investor daily logo

Economic ‘megatrends’ pose threat to super returns

4 minute read

A leading economist has highlighted five constraints on returns in the medium term.

Super fund returns could fall to around 5.5 per cent per annum (p.a.) over the medium term, according to AMP chief economist Shane Oliver, amid higher inflation and lower growth.

This represents a substantial fall from the 14.1 per cent p.a. nominal return (or 9.4 per cent p.a. in real terms after inflation) seen for balanced growth super funds from 1982 to 1999.

Dr Oliver noted that super returns have been more constrained since the turn of the century, with a nominal return of 6.2 per cent p.a. or 3.6 per cent p.a. in real terms since 2000.

“The odds are that returns are likely to be even more constrained over the next 5 to 10 years,” he predicted.

The fundamental drivers of the returns observed in the 1980s are now reversing, Dr Oliver said, as five “megatrends” are set to put a damper on returns in the medium term.

Among these so-called megatrends is a backlash against economic rationalist policies and increased support for big government.

“It’s evident in Australia, with the rising share of government spending, widespread support for higher taxes and labour market re-regulation. The risk is lower productivity and higher inflationary pressure,” said Dr Oliver.

The reversal of globalisation was identified as another constraining factor following a stall in progress towards freer trade and a rise in trade barriers in recent years.

“The pandemic, rising geopolitical tensions, and rising nationalism are accelerating this,” Dr Oliver said.

“Support for free trade policies has faded in favour of friendshoring, onshoring, and old-fashioned protectionism to support manufacturing locally, e.g. with subsidies for battery projects and electric vehicles. Inevitably, this will lead to higher costs.”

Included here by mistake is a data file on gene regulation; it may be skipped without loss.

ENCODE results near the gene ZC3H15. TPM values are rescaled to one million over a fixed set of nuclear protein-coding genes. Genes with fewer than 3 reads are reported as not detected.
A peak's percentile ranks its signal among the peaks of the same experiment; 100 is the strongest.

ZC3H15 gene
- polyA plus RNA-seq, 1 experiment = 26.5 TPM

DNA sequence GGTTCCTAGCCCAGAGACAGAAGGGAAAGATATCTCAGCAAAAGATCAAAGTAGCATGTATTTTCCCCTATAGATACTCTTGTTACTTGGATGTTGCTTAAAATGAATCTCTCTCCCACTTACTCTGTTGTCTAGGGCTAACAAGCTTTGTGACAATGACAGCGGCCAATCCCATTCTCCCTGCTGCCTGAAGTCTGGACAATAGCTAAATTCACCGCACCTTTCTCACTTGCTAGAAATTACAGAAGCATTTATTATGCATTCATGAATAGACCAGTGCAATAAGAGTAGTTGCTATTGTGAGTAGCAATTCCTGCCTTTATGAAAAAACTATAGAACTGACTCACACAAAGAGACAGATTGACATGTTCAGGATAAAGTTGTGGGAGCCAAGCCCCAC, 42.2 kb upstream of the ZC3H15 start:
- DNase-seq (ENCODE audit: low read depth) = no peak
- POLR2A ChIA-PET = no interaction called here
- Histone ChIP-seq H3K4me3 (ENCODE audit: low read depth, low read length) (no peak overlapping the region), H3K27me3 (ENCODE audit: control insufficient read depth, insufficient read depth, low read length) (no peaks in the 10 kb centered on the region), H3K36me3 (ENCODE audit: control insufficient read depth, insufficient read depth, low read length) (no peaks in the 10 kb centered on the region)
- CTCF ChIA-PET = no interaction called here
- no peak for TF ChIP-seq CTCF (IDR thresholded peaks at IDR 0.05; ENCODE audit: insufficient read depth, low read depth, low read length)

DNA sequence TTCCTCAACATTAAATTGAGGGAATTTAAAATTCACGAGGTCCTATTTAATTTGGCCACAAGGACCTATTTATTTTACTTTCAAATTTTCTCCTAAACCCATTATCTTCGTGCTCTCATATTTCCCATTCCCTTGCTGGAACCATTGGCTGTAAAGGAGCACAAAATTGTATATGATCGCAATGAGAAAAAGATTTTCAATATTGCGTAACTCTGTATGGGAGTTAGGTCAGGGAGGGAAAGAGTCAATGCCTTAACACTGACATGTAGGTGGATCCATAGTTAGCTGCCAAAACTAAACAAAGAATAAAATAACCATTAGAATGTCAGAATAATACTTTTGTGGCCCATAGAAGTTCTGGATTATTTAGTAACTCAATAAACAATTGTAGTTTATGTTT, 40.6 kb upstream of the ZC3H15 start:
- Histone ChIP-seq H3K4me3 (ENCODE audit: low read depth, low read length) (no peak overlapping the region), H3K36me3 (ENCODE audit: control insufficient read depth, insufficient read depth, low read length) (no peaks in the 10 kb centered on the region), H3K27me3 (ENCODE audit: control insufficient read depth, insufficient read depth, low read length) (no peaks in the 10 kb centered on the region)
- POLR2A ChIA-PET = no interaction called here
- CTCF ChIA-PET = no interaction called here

The megatrend of increasing geopolitical tensions will also weigh on the outlook for returns, according to Dr Oliver, who suggested the emergence of a “new Cold War”.

“We are now in a ‘multipolar’ less stable world with arguably a new Cold War between China, Russia, and Iran on the one hand and Western countries on the other,” he stated.

“The war in Ukraine and now Israel are arguably signs of this. This adds to the threat to free trade but also risks increased military spending. This means more demand for metals and more government spending which will add to inflationary pressure.”

Furthermore, climate change and decarbonisation were highlighted as another megatrend.

While acknowledging that the shift to sustainable energy may eventually result in lower costs, Dr Oliver noted that climate change and the transition to net zero will increase costs and result in higher inflation in the meantime.

Finally, a decrease in workers and increase in consumers was identified as another megatrend that will add to inflationary pressures due to lower supply and higher demand.

“Taken together, these key megatrends risk lowering productivity growth making economies more inflation-prone,” Dr Oliver said.

“There is some offset with technological innovation – with artificial intelligence offering significant potential to boost services sector productivity, although this will take time to materialise.

“But the more inflation-prone environment means central banks will have to work harder to keep inflation down, which will require higher and more variable interest rates than we saw pre-pandemic.”

AMP has projected a nominal medium-term return of 5.5 per cent p.a. for balanced growth super funds after taxes and fees based on a traditional mix of assets.

“This is still better than bank term deposit rates which average up to 4.5 per cent before taxes and makes no allowance for any value added from active investment management,” Dr Oliver noted.

“The main downside risk is that inflation trends higher, driving a further trend rise in interest rates, bond yields and yields on shares, property and infrastructure, resulting in an ongoing drag on capital growth.”

In conclusion, Dr Oliver said that super fund members should have reasonable return expectations, given that the favourable conditions seen in the past have now faded.

Jon Bragg

Jon Bragg

Jon Bragg is a journalist for Momentum Media's Investor Daily, nestegg and ifa. He enjoys writing about a wide variety of financial topics and issues and exploring the many implications they have on all aspects of life.